Another acceptable notion of “common sense” is that NFL teams shouldn’t draft a quarterback unless they believe that player sees star potential from that prospect. Using the same sample size and criteria, there are 35 quarterbacks since 1993 that were drafted with one of the top-15 overall picks. Only 6 of those 35 passers became stars – a whopping 17 percent success rate for meeting these organizations’ expectations.

Go easier on these top-15 picks and consider them successful as “capable starters” then that rate jumps to 54 percent. Still, the probability for turning a top-15 overall pick at quarterback has been marginally better than a coin flip.  If the NFL hasn’t figured out how to project the talent with more accuracy than it has, then why should anyone listen to a former or current scout, coach, general manager, or owner when they explain their criteria for what makes a good first-round caliber quarterback?

This is not a complete indictment of NFL personnel men. Injuries and surrounding talent can alter the prospects of a young player that teams probably did a fair job of evaluating. However, the idea that the NFL and the draft community should be critiquing what constitutes a potential “bull’s-eye” with an anecdotal theory about “one good year” when it has difficulty hitting the target is putting the Super Bowl before the regular season.

This week, I’ll post some evaluation notes on Bortles. I promise you “one good year,” won’t be a part of my analysis.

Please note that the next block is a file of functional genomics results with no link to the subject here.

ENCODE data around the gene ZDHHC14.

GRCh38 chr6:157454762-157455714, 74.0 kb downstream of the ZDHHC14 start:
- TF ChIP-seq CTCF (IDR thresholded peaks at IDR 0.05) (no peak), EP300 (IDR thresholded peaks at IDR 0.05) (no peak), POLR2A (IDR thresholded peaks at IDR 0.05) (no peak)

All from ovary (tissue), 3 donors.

For analysis of skill players in this year’s draft class, download the 2013 Rookie Scouting Portfolio.The 2014 RSP will available April 1 and if you pre-order before February 10, you get a 10 percent discount. Better yet, if you’re a fantasy owner the 56-page Post-Draft Add-on comes with the 2012 – 2014 RSPs at no additional charge and available for download within a week after the NFL Draft. Best, yet, 10 percent of every sale is donated to Darkness to Light to combat sexual abuse. You can purchase past editions of the Rookie Scouting Portfolio for just $9.95 apiece.

18 responses to ““One Good Year” And Other Asinine Thoughts on QB Evaluation”

  1. “Only 8 of these [51] first-round picks can be considered stars – an appropriate stardom rate of 4 percent even in this day and age where everyone earns a trophy for participating.”

    Where do you get “an appropriate stardom rate of 4 percent”? 8/51 = 15.6%, no?

  2. Kerry Collins: 1996 NFC Championship Game, 2000 Super Bowl. Pro Bowls in 1996 and 2008. If I understand your criteria correctly, he should be listed as a star, not just a capable starter

  3. Ah, gotcha. Even as a Penn State fan I’d have a hard case making a case for Kerry Collins as a star!

    But be on the lookout for Christian Hackenberg, who just had a great true freshman season under new Texans coach Bill O’Brien.

    • Garcia wasn’t a first-round pick. Doesn’t meet the criteria. Might want to give what I wrote about Garcia a second read. I was making fun of Russell and pointing out that Garcia was much better than Drunkenmiller.

    • That brings up an interesting notion I’ve had, that durability is part of a football player’s skill set, though it’s not really a skill, per se.

      Football is a meat grinder, hats off to the Brett Favres and Manning brothers of the world, to name some of the more durable QBs in NFL history.

  4. Christian Ponder lead his team to the playoffs in 2012 so, according to your criteria, he should be considered a capable starter. You didn’t mark him as one in your chart.